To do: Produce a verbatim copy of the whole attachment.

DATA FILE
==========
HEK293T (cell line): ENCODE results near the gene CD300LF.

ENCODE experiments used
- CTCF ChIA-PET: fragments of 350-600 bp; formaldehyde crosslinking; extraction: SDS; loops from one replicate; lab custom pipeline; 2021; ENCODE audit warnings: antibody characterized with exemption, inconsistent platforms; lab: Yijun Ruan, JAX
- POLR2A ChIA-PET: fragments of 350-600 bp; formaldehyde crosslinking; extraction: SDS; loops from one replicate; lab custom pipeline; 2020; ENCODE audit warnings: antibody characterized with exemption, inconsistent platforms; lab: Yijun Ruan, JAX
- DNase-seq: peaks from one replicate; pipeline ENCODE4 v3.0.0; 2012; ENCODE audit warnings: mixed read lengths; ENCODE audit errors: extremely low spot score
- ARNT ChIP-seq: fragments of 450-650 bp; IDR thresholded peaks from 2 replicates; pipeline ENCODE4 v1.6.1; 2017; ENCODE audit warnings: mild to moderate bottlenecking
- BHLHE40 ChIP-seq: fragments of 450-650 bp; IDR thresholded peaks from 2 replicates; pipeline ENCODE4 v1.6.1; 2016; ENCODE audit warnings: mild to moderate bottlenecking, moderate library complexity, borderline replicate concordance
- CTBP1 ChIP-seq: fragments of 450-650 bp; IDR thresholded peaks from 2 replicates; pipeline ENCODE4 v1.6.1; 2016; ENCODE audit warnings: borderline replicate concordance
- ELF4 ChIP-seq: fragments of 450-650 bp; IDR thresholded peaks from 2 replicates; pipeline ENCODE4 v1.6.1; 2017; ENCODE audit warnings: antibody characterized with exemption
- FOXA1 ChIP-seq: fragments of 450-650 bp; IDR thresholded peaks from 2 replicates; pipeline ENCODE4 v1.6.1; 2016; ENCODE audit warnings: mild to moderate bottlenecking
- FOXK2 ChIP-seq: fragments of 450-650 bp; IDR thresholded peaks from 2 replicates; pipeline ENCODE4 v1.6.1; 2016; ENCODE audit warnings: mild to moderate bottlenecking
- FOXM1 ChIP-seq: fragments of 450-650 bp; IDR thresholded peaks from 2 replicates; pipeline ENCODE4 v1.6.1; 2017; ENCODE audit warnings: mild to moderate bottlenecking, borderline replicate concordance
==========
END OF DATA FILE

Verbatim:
HEK293T (cell line): ENCODE results near the gene CD300LF.

ENCODE experiments used
- CTCF ChIA-PET: fragments of 350-600 bp; formaldehyde crosslinking; extraction: SDS; loops from one replicate; lab custom pipeline; 2021; ENCODE audit warnings: antibody characterized with exemption, inconsistent platforms; lab: Yijun Ruan, JAX
- POLR2A ChIA-PET: fragments of 350-600 bp; formaldehyde crosslinking; extraction: SDS; loops from one replicate; lab custom pipeline; 2020; ENCODE audit warnings: antibody characterized with exemption, inconsistent platforms; lab: Yijun Ruan, JAX
- DNase-seq: peaks from one replicate; pipeline ENCODE4 v3.0.0; 2012; ENCODE audit warnings: mixed read lengths; ENCODE audit errors: extremely low spot score
- ARNT ChIP-seq: fragments of 450-650 bp; IDR thresholded peaks from 2 replicates; pipeline ENCODE4 v1.6.1; 2017; ENCODE audit warnings: mild to moderate bottlenecking
- BHLHE40 ChIP-seq: fragments of 450-650 bp; IDR thresholded peaks from 2 replicates; pipeline ENCODE4 v1.6.1; 2016; ENCODE audit warnings: mild to moderate bottlenecking, moderate library complexity, borderline replicate concordance
- CTBP1 ChIP-seq: fragments of 450-650 bp; IDR thresholded peaks from 2 replicates; pipeline ENCODE4 v1.6.1; 2016; ENCODE audit warnings: borderline replicate concordance
- ELF4 ChIP-seq: fragments of 450-650 bp; IDR thresholded peaks from 2 replicates; pipeline ENCODE4 v1.6.1; 2017; ENCODE audit warnings: antibody characterized with exemption
- FOXA1 ChIP-seq: fragments of 450-650 bp; IDR thresholded peaks from 2 replicates; pipeline ENCODE4 v1.6.1; 2016; ENCODE audit warnings: mild to moderate bottlenecking
- FOXK2 ChIP-seq: fragments of 450-650 bp; IDR thresholded peaks from 2 replicates; pipeline ENCODE4 v1.6.1; 2016; ENCODE audit warnings: mild to moderate bottlenecking
- FOXM1 ChIP-seq: fragments of 450-650 bp; IDR thresholded peaks from 2 replicates; pipeline ENCODE4 v1.6.1; 2017; ENCODE audit warnings: mild to moderate bottlenecking, borderline replicate concordance